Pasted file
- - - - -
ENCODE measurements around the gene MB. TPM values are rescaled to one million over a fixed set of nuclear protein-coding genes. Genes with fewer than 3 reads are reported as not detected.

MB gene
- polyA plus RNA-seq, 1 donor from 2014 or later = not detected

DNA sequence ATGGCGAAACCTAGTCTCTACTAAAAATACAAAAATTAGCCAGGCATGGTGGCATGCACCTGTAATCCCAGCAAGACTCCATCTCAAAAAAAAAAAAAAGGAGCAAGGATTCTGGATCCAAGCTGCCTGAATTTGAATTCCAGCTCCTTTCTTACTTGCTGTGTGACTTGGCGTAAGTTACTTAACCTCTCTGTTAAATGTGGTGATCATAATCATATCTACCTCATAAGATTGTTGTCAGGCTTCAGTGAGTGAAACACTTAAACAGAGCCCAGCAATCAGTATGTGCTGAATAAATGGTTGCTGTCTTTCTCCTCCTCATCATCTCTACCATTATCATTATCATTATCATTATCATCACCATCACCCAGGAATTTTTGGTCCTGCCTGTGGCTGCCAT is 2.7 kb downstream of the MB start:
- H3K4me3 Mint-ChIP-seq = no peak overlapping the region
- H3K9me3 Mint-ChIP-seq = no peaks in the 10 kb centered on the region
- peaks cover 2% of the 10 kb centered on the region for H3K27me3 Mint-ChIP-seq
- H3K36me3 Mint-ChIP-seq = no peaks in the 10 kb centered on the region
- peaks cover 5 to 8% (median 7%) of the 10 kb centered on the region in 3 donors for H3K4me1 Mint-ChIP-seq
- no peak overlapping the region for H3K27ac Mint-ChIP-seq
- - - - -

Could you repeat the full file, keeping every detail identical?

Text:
ENCODE measurements around the gene MB. TPM values are rescaled to one million over a fixed set of nuclear protein-coding genes. Genes with fewer than 3 reads are reported as not detected.

MB gene
- polyA plus RNA-seq, 1 donor from 2014 or later = not detected

DNA sequence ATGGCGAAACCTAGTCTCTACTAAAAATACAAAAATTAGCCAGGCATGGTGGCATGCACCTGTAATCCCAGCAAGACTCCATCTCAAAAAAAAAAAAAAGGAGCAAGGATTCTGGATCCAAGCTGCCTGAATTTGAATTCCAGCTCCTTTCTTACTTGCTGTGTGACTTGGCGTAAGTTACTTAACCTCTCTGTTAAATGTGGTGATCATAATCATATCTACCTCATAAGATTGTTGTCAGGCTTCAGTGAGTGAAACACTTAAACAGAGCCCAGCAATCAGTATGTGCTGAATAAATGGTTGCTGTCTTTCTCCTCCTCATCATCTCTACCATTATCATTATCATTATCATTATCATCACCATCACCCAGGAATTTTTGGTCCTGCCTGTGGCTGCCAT is 2.7 kb downstream of the MB start:
- H3K4me3 Mint-ChIP-seq = no peak overlapping the region
- H3K9me3 Mint-ChIP-seq = no peaks in the 10 kb centered on the region
- peaks cover 2% of the 10 kb centered on the region for H3K27me3 Mint-ChIP-seq
- H3K36me3 Mint-ChIP-seq = no peaks in the 10 kb centered on the region
- peaks cover 5 to 8% (median 7%) of the 10 kb centered on the region in 3 donors for H3K4me1 Mint-ChIP-seq
- no peak overlapping the region for H3K27ac Mint-ChIP-seq